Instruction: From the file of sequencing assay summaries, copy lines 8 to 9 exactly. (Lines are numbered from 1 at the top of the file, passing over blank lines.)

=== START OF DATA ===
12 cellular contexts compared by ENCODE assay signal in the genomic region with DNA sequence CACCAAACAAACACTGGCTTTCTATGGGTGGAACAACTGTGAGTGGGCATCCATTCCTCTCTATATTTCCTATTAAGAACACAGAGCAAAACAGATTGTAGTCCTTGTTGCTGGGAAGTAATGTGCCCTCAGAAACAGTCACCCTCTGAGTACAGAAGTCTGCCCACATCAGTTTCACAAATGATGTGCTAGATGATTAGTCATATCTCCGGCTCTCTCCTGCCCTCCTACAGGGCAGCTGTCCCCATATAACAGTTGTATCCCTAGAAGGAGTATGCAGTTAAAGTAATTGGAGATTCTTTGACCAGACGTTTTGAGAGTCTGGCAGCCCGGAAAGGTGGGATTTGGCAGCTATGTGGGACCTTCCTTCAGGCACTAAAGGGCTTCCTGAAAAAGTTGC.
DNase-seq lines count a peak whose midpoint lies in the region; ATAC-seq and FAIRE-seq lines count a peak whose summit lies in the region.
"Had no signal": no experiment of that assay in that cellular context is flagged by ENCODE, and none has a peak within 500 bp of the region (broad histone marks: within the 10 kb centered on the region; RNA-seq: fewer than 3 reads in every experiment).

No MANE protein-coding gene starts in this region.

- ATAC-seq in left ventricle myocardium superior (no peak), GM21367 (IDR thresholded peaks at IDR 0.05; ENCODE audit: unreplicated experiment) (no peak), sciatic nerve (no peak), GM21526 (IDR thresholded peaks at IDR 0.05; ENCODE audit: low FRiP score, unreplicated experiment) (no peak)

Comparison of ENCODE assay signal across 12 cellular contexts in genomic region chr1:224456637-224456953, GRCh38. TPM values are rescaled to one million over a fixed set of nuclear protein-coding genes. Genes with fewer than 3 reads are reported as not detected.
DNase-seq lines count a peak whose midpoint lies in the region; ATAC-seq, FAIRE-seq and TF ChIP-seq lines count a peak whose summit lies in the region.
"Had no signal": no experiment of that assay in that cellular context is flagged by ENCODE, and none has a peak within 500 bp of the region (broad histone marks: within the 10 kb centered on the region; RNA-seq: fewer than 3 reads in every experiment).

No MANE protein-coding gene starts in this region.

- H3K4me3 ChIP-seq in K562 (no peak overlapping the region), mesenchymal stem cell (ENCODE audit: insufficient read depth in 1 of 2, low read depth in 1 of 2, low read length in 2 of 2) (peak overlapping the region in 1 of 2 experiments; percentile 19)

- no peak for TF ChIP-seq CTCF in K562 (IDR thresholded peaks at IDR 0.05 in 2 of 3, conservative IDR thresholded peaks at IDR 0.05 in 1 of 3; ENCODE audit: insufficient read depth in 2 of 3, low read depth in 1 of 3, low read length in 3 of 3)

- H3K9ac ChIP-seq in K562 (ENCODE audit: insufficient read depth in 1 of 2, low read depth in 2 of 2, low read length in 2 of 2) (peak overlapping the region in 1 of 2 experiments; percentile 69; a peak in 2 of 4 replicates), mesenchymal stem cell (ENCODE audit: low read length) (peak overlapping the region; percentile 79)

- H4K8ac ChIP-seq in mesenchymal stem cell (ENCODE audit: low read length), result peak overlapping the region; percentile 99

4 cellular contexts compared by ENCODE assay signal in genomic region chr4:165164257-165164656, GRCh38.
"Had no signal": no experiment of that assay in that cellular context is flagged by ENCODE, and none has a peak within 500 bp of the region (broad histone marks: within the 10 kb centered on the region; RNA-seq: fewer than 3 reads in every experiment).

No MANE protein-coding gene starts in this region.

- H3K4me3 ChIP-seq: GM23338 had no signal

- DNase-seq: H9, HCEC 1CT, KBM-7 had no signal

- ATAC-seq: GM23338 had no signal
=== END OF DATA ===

"Had no signal": no experiment of that assay in that cellular context is flagged by ENCODE, and none has a peak within 500 bp of the region (broad histone marks: within the 10 kb centered on the region; RNA-seq: fewer than 3 reads in every experiment).

No MANE protein-coding gene starts in this region.